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New edition 'Green Bible' release celebrated with book launch

Book offers acceptance of the notion of ‘progress not perfection’ and other changes to chart a sustainable course on the back roads and in life

Why do we go there and what are the benefits of going outside especially on the back roads?

A new edition of a book linking spirituality with the need for deeper inner understanding provides some possible answers to that question. It also includes a compelling sense of urgency and responsibility for the future health and well-being of our natural world.

The Green Bible could be a book of inspiration and transformation for you as you put on your boots and grab your daypack for your favourite outdoor activities.

Author Stephen Scharper is a professor and director of the Trinity Sustainability Initiative, Department of Anthropology, School of the Environment, University of Toronto.

The first edition of The Green Bible was published in 1993, and “things” have changed. He co-authored the first edition with his wife, Hilary Cunningham, to whom the second book is dedicated; this edition is co-authored with a colleague, Dr. Simon Appolloni.

“Then, while 'global warming,' ozone depletion, and species extinction were the pressing concerns, the broader, cataclysmic effects of global climate changes were less widely acknowledged. No parliamentary assemblies had yet declared 'climate emergencies'. A system of climate change denial was effectively casting doubt on climate change science in mainstream media, and there was a widespread sense that a well-tuned tinkering with our global economy would rectify our eco-problems. A few more solar panels here, a few more LED light bulbs there, and an uptick in reusable products and recycling programs would serve as suitable course adjustments to a sustainable future. And the prospect of a catastrophic pandemic like COVID-19 bordered on the unthinkable,” said Scharper.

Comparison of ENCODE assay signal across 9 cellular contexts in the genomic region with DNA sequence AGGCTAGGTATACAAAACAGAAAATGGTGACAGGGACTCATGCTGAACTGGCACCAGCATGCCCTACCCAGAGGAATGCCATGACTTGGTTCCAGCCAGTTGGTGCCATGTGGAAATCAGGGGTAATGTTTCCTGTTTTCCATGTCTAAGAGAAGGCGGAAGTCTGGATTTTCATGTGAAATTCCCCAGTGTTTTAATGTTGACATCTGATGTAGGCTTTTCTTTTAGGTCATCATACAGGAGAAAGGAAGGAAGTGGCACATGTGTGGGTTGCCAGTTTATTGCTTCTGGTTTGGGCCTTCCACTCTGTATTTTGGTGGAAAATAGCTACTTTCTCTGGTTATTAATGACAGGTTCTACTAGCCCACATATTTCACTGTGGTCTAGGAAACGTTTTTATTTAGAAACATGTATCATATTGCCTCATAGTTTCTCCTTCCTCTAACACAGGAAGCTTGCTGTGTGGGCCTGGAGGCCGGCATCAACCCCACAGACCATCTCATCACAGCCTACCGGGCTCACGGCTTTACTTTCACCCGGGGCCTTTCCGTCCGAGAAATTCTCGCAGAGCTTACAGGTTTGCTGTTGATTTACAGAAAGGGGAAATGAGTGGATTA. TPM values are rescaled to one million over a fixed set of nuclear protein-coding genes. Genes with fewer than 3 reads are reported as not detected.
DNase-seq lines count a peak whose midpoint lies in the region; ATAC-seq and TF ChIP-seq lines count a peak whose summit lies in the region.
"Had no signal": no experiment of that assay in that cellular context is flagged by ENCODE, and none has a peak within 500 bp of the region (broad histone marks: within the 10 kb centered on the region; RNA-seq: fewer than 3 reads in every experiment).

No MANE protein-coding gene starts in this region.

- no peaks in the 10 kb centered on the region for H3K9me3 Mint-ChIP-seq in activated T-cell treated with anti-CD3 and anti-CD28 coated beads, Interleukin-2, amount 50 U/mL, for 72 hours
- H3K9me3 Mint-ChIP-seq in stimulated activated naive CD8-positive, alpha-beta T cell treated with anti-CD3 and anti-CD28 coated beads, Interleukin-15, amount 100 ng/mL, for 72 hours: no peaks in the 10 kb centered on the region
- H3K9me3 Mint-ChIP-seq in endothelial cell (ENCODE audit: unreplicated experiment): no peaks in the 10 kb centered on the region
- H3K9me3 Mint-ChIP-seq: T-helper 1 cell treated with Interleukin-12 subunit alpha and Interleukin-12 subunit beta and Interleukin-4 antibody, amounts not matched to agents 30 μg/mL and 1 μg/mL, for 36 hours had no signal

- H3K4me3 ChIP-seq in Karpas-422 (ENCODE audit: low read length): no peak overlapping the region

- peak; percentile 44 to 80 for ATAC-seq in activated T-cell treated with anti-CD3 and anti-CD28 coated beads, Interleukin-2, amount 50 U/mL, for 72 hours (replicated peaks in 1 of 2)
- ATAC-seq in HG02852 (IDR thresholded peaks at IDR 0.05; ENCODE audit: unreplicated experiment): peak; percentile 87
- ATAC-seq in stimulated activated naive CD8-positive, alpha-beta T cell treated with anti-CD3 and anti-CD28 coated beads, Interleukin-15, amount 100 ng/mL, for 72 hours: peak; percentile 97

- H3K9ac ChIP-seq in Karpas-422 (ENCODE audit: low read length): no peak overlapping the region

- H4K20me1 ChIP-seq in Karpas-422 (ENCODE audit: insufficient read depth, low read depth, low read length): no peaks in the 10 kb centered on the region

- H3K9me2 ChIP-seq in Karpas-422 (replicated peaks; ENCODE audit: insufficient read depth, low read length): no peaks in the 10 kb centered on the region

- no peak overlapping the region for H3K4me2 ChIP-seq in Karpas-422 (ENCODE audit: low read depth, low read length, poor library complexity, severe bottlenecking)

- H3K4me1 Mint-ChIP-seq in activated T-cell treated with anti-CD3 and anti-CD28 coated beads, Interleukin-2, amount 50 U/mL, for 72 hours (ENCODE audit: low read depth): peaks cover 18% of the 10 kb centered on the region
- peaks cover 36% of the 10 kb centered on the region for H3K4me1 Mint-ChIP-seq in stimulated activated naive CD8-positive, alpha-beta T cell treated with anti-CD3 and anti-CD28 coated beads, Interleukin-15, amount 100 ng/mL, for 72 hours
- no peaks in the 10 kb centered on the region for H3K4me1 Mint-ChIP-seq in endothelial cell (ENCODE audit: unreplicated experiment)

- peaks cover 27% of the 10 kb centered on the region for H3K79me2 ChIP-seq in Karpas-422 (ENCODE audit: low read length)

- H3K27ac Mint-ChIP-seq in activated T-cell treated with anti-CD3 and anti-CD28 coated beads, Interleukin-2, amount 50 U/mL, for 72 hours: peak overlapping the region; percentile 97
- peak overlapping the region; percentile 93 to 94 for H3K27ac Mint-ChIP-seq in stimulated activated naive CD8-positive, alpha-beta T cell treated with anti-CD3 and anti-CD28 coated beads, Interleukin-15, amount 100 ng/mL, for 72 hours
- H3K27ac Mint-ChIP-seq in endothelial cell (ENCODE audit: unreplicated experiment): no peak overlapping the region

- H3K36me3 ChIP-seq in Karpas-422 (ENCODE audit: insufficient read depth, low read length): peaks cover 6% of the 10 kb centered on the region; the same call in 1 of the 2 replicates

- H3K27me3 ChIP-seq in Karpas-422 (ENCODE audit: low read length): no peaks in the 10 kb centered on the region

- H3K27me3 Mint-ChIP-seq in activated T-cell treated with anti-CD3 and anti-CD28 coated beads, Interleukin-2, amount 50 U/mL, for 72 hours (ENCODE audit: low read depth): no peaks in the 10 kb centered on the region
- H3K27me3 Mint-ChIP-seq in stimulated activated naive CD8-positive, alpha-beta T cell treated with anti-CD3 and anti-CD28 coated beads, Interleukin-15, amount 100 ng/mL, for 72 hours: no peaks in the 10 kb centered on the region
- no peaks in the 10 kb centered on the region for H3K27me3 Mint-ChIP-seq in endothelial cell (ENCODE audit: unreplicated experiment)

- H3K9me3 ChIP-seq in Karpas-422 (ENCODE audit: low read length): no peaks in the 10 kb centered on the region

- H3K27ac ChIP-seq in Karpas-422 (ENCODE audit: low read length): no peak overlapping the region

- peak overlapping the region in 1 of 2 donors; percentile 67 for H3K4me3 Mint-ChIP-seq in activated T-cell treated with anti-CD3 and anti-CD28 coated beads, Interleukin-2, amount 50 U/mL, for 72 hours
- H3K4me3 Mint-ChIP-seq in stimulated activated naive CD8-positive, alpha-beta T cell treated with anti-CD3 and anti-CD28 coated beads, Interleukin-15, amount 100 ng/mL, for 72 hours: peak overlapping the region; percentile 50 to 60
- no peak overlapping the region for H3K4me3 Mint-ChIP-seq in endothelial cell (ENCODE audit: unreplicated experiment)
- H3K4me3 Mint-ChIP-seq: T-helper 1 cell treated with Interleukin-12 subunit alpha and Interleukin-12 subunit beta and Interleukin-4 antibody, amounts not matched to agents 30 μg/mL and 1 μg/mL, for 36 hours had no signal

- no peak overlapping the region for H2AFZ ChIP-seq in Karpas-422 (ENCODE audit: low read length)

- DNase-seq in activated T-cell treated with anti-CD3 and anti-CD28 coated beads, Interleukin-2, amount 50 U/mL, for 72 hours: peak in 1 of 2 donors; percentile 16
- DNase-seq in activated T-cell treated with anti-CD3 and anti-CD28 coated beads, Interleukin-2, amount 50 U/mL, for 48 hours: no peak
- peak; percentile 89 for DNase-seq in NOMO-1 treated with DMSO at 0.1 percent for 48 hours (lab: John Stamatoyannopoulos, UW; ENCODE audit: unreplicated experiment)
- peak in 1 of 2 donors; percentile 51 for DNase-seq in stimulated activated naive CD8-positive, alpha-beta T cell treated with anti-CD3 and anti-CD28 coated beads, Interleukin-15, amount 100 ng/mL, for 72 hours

The authors have assembled quotes from scripture, children, poets, scientists, and dreamers.

“All will help us re-explore our deep interconnection with all our relations. In so doing, it might help us to lovingly embrace our home – and our selves,” they said.

While the starting point of creation of the book remains the same, the text is 70 per cent new material, with updated facts and figures as well as voices of youth.

“The wisdom of Pope Francis, whose pioneering 2015 encyclical, Laudato Si', represents a powerful game-changer in the religion-ecology nexus,” Scharper said. “A slight 'greening' of our 'business-as-usual' approach would get us on the right track.”

Drawing on inspiration and insight from Greta Thunberg, Autumn Peltier, and an awakened climate youth movement, The Green Bible says ‘that business as usual’ is not a viable option.

“The disastrous consequences to our climate – including increased hurricanes, massive flooding, and horrendous wildfires, swirling from Australia to Canada – all point to the devastating effects of our current climate moment. Moreover, tragically, as these words are being written, COVID-19 continues to ravage thousands of lives and lifeways around the world. That is where this work seeks to provide hope.”